JAY-Z famously cemented the idea that numbers don’t lie into hip-hop’s psyche. Numbers do lie, undoubtedly so, but they can also reveal the truth. Gangsta rap scored its first commercial victory over rock ‘n’ roll on June 22, 1991, when N.W.A’s second studio album, Niggaz4life, outsold R.E.M.’s Out of Time to become the first hardcore hip-hop album to top the Billboard 200. Derek Thompson documents this historic moment in the 2015 essay, “1991: The Most Important Year in Pop-Music History.”
“Within a few weeks, N.W.A. replaced R.E.M. on the charts. The swapping of acronyms—out with soft rock, in with hip-hop—was a harbinger. In the early 1990s, the “hip-hop/rap” genre exploded to become, by far, the most common genre of music on the Billboard Hot 100 charts for two decades.” –Derek Thompson, The Atlantic
Another notable, by-the-numbers victory occurred seven years later in 1998. Based on data reported by Christopher John Farley in his “Hip-Hop Nation” essay for Time Magazine, hip-hop sold 81 million units that year, nine million more than country music. “For the first time ever, rap outsold what previously had been America’s top-selling format,” Farley wrote. A tremendous milestone for a genre that arose from America’s underground.
During its infancy stage, hip-hop was thought to be a temporary fad. That line of thinking, of course, ceased well before the new millennium. Somehow, the genre DJ Kool Herc created during a 1973 day party on Sedgwick Avenue in the Bronx had managed to avoid the doom of disco and continued to rise as rock declined.
Gradually, the numbers revealed global interest, a new phenomenon that couldn’t be contained by a ceiling. In their 2017 year-end report, Nielsen reported that for the first time, hip-hop and R&B surpassed rock as the most popular genre in the US—powered by a 72-percent increase in on-demand audio streaming.
Hip-hop moves into a new decade on a mountaintop. No genre is more prominent; no culture stands on equal ground, and everyone wants a piece. Is it possible to maintain a status this significant without sacrificing what makes the music and artists so engrossing?
To answer that question, we have to think first about hip-hop’s fluidity. We have to think about a genre born in a park. There were no commercial sponsors, or angel investors, or wealthy relatives. Just a man with a turntable, some records, speakers, and the people. As hip-hop enters 2020, the 47th year since its birth, even without data and statistics to support the enormity, the genre holds a sense of omnipresence.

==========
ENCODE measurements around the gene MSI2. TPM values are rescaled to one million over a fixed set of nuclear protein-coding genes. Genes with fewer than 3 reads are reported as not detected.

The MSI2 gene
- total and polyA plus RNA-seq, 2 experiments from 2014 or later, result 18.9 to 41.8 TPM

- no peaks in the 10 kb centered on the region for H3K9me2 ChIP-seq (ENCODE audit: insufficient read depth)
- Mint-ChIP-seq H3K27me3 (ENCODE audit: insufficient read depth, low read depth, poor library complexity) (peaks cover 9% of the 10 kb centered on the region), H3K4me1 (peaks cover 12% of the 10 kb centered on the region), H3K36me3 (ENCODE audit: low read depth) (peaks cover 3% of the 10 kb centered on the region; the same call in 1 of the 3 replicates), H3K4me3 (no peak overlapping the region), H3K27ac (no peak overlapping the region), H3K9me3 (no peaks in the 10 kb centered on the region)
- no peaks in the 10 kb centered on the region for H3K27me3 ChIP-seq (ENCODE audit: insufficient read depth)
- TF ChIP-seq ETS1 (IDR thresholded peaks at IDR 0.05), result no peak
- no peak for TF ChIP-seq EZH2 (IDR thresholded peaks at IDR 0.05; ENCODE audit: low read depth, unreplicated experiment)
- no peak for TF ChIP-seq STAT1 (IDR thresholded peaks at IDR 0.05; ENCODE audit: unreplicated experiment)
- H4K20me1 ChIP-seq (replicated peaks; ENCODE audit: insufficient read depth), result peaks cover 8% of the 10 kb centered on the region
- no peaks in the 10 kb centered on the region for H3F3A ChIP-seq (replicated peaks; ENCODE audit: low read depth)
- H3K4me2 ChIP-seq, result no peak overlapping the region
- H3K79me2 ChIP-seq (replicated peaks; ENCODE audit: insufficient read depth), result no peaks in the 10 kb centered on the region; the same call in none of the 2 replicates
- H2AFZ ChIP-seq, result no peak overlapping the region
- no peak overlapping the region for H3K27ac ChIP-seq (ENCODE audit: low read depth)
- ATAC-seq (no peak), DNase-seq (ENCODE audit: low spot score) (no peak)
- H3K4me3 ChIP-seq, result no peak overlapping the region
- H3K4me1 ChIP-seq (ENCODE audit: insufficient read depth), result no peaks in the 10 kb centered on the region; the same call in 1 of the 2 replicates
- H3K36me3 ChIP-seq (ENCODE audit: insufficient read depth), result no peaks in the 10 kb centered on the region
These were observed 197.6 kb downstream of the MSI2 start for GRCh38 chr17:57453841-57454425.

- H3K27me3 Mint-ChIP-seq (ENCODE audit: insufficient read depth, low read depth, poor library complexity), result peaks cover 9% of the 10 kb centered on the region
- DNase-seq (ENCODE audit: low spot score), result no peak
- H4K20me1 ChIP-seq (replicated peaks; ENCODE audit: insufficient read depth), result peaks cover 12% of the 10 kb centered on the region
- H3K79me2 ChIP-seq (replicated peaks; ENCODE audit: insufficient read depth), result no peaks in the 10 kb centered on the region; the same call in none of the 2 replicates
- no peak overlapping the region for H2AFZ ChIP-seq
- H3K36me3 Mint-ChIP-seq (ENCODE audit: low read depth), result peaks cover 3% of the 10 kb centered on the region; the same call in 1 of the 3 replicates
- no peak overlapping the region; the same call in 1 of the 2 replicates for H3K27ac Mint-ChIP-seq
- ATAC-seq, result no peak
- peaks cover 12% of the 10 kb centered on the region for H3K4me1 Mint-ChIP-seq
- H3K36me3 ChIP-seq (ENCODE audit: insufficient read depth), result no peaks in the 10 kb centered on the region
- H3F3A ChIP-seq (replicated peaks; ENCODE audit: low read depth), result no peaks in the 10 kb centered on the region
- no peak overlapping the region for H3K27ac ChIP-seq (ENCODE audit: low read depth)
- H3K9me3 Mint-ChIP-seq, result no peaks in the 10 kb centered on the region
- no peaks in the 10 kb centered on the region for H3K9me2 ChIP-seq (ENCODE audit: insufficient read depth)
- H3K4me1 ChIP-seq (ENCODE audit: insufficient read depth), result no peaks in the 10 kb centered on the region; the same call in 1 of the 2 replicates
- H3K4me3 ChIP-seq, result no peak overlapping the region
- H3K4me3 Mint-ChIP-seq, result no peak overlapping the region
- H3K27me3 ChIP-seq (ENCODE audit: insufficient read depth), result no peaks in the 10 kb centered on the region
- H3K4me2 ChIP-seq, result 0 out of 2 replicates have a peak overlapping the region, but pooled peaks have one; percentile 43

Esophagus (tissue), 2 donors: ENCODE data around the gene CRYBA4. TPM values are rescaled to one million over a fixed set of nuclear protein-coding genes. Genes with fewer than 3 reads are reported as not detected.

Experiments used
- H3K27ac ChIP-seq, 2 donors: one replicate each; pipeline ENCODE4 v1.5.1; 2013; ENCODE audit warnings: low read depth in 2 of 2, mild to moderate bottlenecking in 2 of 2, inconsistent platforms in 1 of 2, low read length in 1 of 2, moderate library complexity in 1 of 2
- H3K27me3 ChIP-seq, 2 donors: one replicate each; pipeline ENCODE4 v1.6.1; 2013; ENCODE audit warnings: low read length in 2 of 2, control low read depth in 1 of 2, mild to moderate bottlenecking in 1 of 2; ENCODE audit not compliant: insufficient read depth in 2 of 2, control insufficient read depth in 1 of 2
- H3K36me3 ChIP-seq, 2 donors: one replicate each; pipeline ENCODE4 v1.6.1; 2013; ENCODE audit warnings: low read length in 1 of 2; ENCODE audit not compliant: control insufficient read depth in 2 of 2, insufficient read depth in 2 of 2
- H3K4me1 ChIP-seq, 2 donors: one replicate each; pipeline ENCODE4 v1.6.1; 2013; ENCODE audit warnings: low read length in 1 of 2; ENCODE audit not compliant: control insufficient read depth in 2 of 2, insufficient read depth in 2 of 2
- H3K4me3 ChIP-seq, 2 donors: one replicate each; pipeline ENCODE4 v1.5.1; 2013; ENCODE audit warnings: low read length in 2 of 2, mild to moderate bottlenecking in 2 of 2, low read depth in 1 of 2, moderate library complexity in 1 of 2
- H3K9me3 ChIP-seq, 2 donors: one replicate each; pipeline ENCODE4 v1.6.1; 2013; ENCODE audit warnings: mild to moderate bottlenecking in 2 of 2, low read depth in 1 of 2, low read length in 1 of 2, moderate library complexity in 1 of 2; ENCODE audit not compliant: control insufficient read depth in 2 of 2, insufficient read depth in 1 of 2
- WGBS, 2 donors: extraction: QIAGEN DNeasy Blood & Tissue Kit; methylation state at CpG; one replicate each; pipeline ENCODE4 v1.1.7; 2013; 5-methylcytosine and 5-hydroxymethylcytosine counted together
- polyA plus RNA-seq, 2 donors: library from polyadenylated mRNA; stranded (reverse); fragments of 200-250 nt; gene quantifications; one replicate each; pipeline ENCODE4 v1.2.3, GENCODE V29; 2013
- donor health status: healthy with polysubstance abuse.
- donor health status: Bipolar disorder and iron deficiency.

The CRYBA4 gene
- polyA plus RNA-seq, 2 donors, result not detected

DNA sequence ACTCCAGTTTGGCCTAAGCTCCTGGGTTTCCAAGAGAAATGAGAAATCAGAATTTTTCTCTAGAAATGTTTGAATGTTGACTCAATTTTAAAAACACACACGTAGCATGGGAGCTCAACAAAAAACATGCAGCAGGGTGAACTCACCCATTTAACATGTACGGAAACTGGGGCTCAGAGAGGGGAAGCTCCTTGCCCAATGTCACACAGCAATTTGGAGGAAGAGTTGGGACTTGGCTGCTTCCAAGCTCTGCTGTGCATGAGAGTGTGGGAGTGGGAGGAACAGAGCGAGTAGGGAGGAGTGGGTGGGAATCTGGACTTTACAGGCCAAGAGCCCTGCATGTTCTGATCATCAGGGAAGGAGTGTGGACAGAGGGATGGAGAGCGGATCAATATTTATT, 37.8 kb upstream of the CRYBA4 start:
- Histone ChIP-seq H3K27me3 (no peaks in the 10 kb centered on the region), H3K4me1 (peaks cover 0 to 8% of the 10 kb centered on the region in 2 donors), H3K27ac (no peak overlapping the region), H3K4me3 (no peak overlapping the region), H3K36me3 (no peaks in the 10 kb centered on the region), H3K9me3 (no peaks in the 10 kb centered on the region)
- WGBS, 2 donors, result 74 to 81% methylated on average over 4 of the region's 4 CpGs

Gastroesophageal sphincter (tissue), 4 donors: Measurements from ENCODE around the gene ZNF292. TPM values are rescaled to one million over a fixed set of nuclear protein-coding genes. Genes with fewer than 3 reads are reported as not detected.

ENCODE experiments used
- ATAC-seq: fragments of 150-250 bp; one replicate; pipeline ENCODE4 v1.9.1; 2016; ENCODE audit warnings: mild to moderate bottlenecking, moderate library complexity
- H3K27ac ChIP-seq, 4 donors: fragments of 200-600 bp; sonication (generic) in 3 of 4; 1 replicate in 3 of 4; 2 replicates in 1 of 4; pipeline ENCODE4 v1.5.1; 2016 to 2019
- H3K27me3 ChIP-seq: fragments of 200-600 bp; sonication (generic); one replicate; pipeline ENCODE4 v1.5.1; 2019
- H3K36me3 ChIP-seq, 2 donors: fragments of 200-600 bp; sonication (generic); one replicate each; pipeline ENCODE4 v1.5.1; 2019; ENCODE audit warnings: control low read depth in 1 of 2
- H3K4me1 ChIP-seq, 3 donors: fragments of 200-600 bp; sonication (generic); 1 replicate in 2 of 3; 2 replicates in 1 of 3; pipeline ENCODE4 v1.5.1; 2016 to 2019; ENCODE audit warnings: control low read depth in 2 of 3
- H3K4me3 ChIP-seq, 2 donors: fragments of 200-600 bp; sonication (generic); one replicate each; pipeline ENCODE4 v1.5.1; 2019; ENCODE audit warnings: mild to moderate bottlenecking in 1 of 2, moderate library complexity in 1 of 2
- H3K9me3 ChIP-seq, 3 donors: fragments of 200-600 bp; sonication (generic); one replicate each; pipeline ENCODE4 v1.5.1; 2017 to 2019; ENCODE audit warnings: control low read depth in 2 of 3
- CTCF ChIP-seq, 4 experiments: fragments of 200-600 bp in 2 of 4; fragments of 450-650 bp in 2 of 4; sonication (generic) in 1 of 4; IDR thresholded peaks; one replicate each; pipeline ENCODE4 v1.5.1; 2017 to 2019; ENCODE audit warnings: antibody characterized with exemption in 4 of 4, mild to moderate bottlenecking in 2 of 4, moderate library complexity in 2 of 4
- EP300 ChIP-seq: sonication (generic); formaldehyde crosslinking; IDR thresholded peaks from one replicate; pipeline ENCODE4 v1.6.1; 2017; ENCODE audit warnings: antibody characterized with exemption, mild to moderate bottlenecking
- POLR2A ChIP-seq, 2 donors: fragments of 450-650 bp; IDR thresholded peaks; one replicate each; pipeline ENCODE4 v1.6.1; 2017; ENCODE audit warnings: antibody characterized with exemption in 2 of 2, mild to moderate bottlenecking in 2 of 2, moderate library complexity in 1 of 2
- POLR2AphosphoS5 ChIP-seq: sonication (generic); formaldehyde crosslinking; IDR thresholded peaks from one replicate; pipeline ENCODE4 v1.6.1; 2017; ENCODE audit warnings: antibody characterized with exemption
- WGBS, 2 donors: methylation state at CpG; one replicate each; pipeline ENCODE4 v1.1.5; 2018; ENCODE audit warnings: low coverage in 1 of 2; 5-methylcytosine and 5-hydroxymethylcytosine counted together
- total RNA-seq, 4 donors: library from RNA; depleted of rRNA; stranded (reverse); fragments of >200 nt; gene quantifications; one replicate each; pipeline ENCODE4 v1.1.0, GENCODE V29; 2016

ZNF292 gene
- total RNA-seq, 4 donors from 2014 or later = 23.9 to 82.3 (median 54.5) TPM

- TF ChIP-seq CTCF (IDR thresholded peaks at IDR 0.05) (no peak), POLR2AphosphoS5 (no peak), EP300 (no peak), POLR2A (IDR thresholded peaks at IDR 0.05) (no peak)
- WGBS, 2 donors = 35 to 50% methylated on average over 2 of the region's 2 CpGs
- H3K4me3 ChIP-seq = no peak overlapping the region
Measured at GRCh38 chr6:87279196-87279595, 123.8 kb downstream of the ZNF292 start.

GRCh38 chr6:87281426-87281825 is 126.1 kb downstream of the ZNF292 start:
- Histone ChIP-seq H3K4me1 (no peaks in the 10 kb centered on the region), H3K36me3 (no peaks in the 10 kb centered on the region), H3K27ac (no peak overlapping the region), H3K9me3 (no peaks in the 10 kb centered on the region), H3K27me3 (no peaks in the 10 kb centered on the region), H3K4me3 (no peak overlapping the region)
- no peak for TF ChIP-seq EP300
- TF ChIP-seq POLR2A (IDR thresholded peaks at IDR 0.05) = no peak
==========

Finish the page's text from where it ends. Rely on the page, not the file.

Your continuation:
Musically and culturally, the art form dominates streaming services and festival lineups; television commercials and feature films; social discourse and social media. This level of largeness isn’t surprising, though. Rappers had the power to influence before the term “influencer.” Rappers were culture curators long before entering the bloodstream of pop culture.
Rappers are a branch of a larger cultural tree, but they incorporate many of hip-hop’s most appealing elements. At once, they are the voice of slang, the face of cool, the sound of rhyme, and the movement of dance. These qualities have made rap artist billboards of youth. Every new generation yearns for a way to speak, a life to admire, a style to mimic, and a form of music that is solely theirs to own.
In Nelson George’s excellent New York Times editorial “How Hip-Hop Transformed New York,” he explains hip-hop’s journey through New York City in the 1980s. One significant factor George touches upon is language. The culture had a coded slang; words that were foreign to the dated and unhip. Breakdancers represented hip-hop’s movement, while graffiti translated the visual wording.
Before radio introduced The Sugarhill Gang’s “Rapper’s Delight” over the airwaves or Blondie’s “Rapture” airing on MTV, hip-hop traveled—a form of virality that was physical. It was a wide-spread presence that could exist any and everywhere.
“So when Deborah Harry said, “And you hip-hop, and you don’t stop,” the new-wave diva would be proved a prophet. Though the Funky 4 + 1 never made it back to the mainstream promised land, the voyage hip-hop took from uptown to downtown was the first of many steps it would take toward pop-culture domination.” —Nelson George